Sunday, December 14, 2014

San Diego SeaWorld releases photos of first test-tube penguin

(Now if we can just get them to release the orcas!) 
By Marcus Hondro   
The first photos of the first test-tube penguin, born from an artificial insemination method never before used with penguins, have been released by SeaWorld San Diego. The baby, not yet named but 12 weeks old, looks pretty much like any other penguin.

Penguin birthed from thawed sperm
Why birth a Magellanic penguin from artificial insemination? Apparently it's all about education and learning about how penguins reproduce. That's the word from SeaWorld San Diego on why the penguin to date known only as '184' was brought into existence using frozen-then-thawed sperm. “The goal of our research center is to study a species’ reproductive biology," the head of SeaWorld's reproductive center, Dr. Justine O’Brian, said. "To learn as much as we can about that and use this to not only monitor the health of not only our zoological populations but wild populations as well."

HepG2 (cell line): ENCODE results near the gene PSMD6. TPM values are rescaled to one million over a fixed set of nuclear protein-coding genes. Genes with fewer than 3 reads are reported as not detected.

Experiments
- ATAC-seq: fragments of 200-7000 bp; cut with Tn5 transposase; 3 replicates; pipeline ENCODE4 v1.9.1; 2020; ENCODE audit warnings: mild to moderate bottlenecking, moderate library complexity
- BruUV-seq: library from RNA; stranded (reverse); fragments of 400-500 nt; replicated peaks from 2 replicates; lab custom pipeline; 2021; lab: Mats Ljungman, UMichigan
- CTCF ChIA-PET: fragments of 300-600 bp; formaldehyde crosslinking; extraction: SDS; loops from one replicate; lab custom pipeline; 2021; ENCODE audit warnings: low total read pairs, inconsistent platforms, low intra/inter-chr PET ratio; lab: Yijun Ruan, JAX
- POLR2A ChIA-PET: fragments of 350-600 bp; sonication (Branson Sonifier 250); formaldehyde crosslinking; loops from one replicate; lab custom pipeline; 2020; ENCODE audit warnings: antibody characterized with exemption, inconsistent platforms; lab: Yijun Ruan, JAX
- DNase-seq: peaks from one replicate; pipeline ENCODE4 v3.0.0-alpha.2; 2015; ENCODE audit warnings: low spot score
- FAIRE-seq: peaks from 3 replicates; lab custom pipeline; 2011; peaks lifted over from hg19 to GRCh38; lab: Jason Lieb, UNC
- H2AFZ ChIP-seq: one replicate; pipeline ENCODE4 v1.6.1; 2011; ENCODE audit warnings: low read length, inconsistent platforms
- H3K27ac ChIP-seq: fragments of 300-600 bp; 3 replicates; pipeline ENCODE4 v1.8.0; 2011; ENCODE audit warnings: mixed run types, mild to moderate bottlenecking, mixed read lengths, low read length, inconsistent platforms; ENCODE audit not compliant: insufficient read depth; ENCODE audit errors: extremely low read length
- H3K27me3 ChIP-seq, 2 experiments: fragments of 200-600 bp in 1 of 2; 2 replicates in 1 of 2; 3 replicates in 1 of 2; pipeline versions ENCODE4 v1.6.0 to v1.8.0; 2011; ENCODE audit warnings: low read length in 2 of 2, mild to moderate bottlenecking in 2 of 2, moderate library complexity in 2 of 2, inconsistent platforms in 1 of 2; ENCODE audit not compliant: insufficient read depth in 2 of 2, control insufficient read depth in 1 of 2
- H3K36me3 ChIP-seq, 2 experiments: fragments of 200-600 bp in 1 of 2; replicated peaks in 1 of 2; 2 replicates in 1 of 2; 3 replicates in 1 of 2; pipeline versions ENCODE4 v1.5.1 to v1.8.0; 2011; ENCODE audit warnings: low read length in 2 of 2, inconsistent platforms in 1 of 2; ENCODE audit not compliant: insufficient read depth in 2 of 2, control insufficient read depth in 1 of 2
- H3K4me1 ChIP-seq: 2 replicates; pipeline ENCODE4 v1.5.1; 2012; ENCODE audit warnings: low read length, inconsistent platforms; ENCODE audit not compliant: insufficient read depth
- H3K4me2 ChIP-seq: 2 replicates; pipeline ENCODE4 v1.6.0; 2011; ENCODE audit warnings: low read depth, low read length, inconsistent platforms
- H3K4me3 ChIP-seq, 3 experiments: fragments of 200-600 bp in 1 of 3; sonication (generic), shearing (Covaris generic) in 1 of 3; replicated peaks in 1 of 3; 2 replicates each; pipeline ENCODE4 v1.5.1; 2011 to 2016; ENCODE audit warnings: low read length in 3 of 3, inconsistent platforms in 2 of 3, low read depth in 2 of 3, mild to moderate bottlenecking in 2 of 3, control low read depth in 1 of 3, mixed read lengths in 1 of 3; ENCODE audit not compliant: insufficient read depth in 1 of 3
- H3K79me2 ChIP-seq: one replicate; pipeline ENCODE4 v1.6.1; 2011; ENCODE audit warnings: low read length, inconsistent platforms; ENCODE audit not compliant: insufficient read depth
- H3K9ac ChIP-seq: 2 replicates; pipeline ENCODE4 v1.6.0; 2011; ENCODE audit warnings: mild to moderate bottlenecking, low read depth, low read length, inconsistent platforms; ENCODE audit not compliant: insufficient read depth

Penguin 184 mixes into population There appear to be no health issues with 184, a female. NBC San Diego News 7 reported she began life being fed a mixture of "ground herring fillets, krill, vitamins, minerals and water" by biologists but has now moved on to eating fish on her own.

She's also doing what the natural-born penguins are doing: hanging out with other baby penguins. There is, SeaWorld said, no difference to note between the penguin created from artificial insemination and all of the Penguins at SeaWorld created from a Mom and Dad penguin having sex. Dr. O'Brian said the frozen-then-thawed method of bringing penguin 184 to life is "a technique that has never been performed successfully in any penguin species."

 Now if only they would get on with naming 184. Testy? Freezey?


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